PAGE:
French singer, and actor Jacques Dutronc (1943) is with his nonchalant playboy image and his legendary irony one of the most popular performers in the French-speaking world. He wrote successful songs for his later wife Françoise Hardy in the 1960’s before moving on to pursue a successful solo career. In 1973, he branched out into film acting, and earned a Cesar for Best Actor in 1992 for the leading role in Van Gogh (1992).
French postcard by Publistar, Marseille, no. 1416. Promotion card for Disques Vogue. Photo: Bernard Leloup (Salut Les Copains).
Openly Provocative Style
Jacques Dutronc was born in Paris in 1943. He grew up in a highly musical environment at home as his father, an engineer, was a passionate music fan. Jacques learned to play the piano at an early age and soon progressed to the guitar, which would become the favourite instrument of his teenage years. Between 1963 and 1964, Dutronc played guitar for the yé-yé group El Toro et les Cyclones. During this time he also appeared as backing guitarist for 60’s star Eddy Mitchell, the former lead singer of Les Chaussettes Noires. His teenage music career was cut short, when he was sent off to do his miltary service in Germany. After his return, he landed a job as an assistant of Jacques Wolfsohn at Vogue Records. He arranged songs for several lesser known artists such as Zou Zou and Cleo. Dutronc later wrote a whole string of hits for the popular teenage star Françoise Hardy including Va pas prendre un tambour and C'est le temps de l'amour. He teamed up with writer Jacques Lanzmann, and one of their first commissions was for the pop singer Benjamin. After Benjamin's first EP failed to perform, Vogue Records dismissed the singer. After hearing one of the demos that Dutronc had produced, his boss declared that Jacques should perform the record for release. This single, Et moi, et moi, et moi (1966) turned Dutronc into a star. (In 1973, an English version Alright Alright Alright became an international hit for the group Mungo Jerry.) The French public adored the singer’s nonchalant stage persona and his openly provocative style. In an age where most pop stars were growing hippy beards and dressing in Afghan coats and bell-bottom jeans, Dutronc’s tailored suits and chic silk ties were guaranteed to make him stand out from the crowd. The 10-year collaboration of Lanzmann and Dutronc produced several of Dutronc’s best-known hits. His songs combine American and British musical influences with French lyrical themes. Many of his early songs feature a British garage sound comparable to that of Ray Davies of The Kinks. Dutronc is distinctive for his mocking attitude toward late 1960’s French youth culture. His biggest hit was Il est cinq heures, Paris s'eveille, in which he paints an evocative portrait of the French capital in the early morning hours.
French postcard by PSG, no. 1345. Promotion card for Disques Vogue.
French postcard, no. 3.
French promotion card for Disques Vogue. Photo: Gilbert Moreau.
Hip Retro Clubs
In 1973, Jacques Dutronc began a second career as a film actor. He made his debut in Antoine et Sébastien/ Antoine and Sebastian (1973, Jean-Marie Périer) with François Périer. Next he played Romy Schneider’s husband in L'important c'est d'aimer/That Most Important Thing: Love (1974, Andrzej Żuławski). The film was an international hit. He also appeared with her in Mado (1976, Claude Sautet). Another popular film was Violette & François (1977, Jacques Rouffio) in which he co-starred with Isabelle Adjani. In the 1980’s Dutronc focused on his acting career, and worked sometimes with major directors as Claude Lelouch at A Nous Deux/ An Adventure for Two (1979), Jean-Luc Godard at Sauve qui peut (la vie)/Slow Motion (1980), and Barbet Schroeder at Tricheurs/Cheaters (1984). Most of his films in this period were mediocre though. Then he was awarded the Cesar for his unusual portrayal of Vincent van Gogh in the final 67 days of his life in Van Gogh (1992, Maurice Pialat). He co-starred with Isabelle Huppert in the suspense thriller Merci pour le chocolat/Thanks for the Chocolate (2000, Claude Chabrol). Since then he was seen in C'est la vie/Thats Life (2001, Jean-Pierre Améris) with Sandrine Bonnaire, the comedy Embrassez qui vous voudrez/Summer Things (2002, Michel Blanc) with Charlotte Rampling as his wife, and most recently in the thriller Joseph et la fille'/Joseph and the Girl (2010, Xavier De Choudens). In 2005 he won an honorary César for his whole film career. Jacques Dutronc currently lives in the town of Monticello on the island of Corsica. Since 1967 he lives together with singer Francoise Hardy. They married in 1981 and have a son, Thomas (1973). Dutronc recorded in 1995 the new album called A part ça. He also enjoyed a resurgence of popular interest in his music. Since the early Dutronc songs had a classic late-sixties freakbeat backing, his songs were played in the hip retro clubs of the UK and US in the late 1990’s, a practice which continues to this day. In 2010 Jacques Dutronc went on a successful new tour with more than 80 concerts.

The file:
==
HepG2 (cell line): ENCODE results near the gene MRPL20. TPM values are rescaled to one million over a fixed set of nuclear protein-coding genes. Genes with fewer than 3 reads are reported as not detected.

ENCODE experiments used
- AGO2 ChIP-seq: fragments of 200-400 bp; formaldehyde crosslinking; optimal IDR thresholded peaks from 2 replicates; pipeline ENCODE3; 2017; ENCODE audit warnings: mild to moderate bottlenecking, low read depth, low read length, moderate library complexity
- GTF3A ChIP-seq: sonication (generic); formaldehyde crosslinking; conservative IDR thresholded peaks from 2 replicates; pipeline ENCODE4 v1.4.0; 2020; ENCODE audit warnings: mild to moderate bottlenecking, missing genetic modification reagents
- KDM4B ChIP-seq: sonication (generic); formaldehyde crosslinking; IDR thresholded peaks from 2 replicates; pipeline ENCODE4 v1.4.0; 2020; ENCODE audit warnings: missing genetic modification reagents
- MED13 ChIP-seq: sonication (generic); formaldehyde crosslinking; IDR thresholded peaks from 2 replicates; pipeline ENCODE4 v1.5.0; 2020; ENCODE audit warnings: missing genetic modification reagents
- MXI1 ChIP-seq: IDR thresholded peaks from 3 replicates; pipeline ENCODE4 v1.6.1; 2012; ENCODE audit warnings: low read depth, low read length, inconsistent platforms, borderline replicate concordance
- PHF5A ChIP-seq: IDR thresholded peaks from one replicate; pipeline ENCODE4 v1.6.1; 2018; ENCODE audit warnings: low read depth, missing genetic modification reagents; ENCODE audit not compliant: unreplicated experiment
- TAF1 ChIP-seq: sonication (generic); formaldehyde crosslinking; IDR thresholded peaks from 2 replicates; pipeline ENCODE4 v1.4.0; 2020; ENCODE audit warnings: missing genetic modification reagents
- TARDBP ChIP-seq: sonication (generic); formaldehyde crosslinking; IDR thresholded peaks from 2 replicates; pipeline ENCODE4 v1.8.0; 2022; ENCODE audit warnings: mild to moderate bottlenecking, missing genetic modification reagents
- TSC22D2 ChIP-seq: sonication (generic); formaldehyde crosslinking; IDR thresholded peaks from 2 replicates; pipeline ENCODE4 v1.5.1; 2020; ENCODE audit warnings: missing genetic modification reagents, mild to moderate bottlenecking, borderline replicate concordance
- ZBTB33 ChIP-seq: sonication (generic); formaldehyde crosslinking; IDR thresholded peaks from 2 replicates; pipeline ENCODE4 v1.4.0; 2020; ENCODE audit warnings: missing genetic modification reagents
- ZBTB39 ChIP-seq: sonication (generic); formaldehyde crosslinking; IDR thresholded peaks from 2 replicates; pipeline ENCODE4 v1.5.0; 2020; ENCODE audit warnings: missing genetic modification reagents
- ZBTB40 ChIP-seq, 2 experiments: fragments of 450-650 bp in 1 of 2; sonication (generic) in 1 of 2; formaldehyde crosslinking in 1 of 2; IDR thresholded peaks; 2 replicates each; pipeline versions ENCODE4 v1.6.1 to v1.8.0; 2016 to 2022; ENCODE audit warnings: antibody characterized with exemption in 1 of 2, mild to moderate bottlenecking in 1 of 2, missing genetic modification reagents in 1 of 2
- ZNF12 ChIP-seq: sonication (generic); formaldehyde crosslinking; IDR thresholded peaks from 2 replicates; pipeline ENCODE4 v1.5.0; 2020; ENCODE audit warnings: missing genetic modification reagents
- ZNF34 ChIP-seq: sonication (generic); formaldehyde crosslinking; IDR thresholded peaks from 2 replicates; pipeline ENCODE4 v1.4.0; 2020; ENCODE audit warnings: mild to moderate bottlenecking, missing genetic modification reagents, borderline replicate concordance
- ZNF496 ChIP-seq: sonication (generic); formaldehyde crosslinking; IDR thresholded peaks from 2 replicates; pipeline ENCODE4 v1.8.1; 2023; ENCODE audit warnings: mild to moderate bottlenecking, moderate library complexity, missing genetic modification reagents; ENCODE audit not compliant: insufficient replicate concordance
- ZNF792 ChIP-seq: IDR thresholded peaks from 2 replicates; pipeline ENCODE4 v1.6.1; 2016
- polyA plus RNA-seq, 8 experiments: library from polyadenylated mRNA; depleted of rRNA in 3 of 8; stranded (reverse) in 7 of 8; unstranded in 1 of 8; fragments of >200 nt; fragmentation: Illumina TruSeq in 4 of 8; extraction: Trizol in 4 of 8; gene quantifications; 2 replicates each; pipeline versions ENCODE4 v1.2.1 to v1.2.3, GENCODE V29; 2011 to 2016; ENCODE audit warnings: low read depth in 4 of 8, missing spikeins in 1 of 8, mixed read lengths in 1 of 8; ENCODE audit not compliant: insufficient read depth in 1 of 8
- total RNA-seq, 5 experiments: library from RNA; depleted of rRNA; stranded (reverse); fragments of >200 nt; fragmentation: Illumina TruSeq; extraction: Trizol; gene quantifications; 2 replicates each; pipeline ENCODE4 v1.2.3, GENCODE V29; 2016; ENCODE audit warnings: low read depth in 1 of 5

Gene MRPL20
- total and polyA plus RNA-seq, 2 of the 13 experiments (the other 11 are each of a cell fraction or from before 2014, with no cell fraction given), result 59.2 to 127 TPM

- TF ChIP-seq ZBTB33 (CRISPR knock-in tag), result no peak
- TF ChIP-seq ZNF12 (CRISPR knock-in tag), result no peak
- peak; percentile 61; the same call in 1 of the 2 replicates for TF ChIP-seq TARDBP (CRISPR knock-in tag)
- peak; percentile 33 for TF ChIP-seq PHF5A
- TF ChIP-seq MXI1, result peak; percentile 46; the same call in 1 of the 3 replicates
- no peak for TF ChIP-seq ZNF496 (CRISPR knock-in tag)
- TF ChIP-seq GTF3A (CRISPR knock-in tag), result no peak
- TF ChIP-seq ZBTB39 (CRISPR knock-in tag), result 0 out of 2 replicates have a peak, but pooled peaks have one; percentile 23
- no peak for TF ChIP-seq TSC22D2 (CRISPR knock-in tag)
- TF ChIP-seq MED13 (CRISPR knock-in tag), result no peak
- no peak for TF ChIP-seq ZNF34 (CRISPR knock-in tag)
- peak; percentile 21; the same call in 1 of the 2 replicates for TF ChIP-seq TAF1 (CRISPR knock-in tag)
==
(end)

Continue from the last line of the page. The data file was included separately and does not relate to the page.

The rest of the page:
Jacques Dutronc sings Et moi, et moi, et moi (1966). Source: MitchouTipTop (YouTube).
Jacques Dutronc sings Il est 5h Paris s'eveille. Source: DeeJayM62 (YouTube).
Pre-Release Trailer L'important c'est d'aimer/That Most Important Thing: Love (1974). Source: HumungusFromDaHood (YouTube).
Sources: Yuri German (IMDb), RFI Musique, Wikipedia (English and French) and IMDb.